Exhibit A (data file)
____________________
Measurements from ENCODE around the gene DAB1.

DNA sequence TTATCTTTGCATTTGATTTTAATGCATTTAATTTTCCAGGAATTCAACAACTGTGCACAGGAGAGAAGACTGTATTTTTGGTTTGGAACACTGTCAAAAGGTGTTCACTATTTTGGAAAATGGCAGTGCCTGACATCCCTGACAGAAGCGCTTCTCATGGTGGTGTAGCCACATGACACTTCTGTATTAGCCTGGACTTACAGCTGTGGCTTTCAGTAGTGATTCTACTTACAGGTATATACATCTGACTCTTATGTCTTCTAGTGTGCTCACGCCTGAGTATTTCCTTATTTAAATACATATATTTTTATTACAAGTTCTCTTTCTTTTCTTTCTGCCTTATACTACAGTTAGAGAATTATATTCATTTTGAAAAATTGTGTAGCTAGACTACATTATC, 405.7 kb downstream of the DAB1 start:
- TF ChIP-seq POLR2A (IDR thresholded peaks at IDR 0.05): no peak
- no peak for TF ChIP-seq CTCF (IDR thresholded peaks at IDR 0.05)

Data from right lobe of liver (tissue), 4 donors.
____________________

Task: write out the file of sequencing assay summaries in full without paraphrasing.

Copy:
Measurements from ENCODE around the gene DAB1.

DNA sequence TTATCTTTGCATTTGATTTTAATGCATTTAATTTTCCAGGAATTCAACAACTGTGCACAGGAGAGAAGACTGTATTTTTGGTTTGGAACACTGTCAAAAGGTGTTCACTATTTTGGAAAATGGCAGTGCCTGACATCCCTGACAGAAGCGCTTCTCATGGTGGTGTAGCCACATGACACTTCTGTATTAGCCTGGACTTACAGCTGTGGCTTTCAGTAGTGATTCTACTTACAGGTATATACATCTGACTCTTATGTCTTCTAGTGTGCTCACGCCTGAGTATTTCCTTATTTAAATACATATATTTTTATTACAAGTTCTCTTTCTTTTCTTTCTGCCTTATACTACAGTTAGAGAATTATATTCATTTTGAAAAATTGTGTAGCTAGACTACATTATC, 405.7 kb downstream of the DAB1 start:
- TF ChIP-seq POLR2A (IDR thresholded peaks at IDR 0.05): no peak
- no peak for TF ChIP-seq CTCF (IDR thresholded peaks at IDR 0.05)

Data from right lobe of liver (tissue), 4 donors.